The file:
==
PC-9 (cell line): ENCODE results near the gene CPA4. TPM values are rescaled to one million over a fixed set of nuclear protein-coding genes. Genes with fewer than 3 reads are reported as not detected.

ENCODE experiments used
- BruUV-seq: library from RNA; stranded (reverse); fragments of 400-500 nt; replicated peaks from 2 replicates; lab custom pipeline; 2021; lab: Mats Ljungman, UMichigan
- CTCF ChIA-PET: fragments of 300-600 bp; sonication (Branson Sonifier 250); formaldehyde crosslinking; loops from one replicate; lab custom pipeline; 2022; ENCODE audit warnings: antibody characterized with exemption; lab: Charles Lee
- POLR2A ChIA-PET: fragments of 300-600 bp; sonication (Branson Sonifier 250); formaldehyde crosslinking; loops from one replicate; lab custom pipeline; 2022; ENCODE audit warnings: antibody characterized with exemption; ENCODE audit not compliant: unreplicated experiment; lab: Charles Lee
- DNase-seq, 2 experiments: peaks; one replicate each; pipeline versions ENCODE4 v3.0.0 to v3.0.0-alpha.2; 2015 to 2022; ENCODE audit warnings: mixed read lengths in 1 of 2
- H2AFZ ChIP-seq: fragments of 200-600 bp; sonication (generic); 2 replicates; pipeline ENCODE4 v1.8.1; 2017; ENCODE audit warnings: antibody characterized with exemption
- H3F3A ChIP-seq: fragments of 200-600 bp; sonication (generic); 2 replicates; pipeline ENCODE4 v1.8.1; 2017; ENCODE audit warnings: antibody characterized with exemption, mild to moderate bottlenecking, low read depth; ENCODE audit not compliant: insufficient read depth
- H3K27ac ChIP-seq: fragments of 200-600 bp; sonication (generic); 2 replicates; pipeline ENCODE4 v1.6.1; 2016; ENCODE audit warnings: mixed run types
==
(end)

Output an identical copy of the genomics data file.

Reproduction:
PC-9 (cell line): ENCODE results near the gene CPA4. TPM values are rescaled to one million over a fixed set of nuclear protein-coding genes. Genes with fewer than 3 reads are reported as not detected.

ENCODE experiments used
- BruUV-seq: library from RNA; stranded (reverse); fragments of 400-500 nt; replicated peaks from 2 replicates; lab custom pipeline; 2021; lab: Mats Ljungman, UMichigan
- CTCF ChIA-PET: fragments of 300-600 bp; sonication (Branson Sonifier 250); formaldehyde crosslinking; loops from one replicate; lab custom pipeline; 2022; ENCODE audit warnings: antibody characterized with exemption; lab: Charles Lee
- POLR2A ChIA-PET: fragments of 300-600 bp; sonication (Branson Sonifier 250); formaldehyde crosslinking; loops from one replicate; lab custom pipeline; 2022; ENCODE audit warnings: antibody characterized with exemption; ENCODE audit not compliant: unreplicated experiment; lab: Charles Lee
- DNase-seq, 2 experiments: peaks; one replicate each; pipeline versions ENCODE4 v3.0.0 to v3.0.0-alpha.2; 2015 to 2022; ENCODE audit warnings: mixed read lengths in 1 of 2
- H2AFZ ChIP-seq: fragments of 200-600 bp; sonication (generic); 2 replicates; pipeline ENCODE4 v1.8.1; 2017; ENCODE audit warnings: antibody characterized with exemption
- H3F3A ChIP-seq: fragments of 200-600 bp; sonication (generic); 2 replicates; pipeline ENCODE4 v1.8.1; 2017; ENCODE audit warnings: antibody characterized with exemption, mild to moderate bottlenecking, low read depth; ENCODE audit not compliant: insufficient read depth
- H3K27ac ChIP-seq: fragments of 200-600 bp; sonication (generic); 2 replicates; pipeline ENCODE4 v1.6.1; 2016; ENCODE audit warnings: mixed run types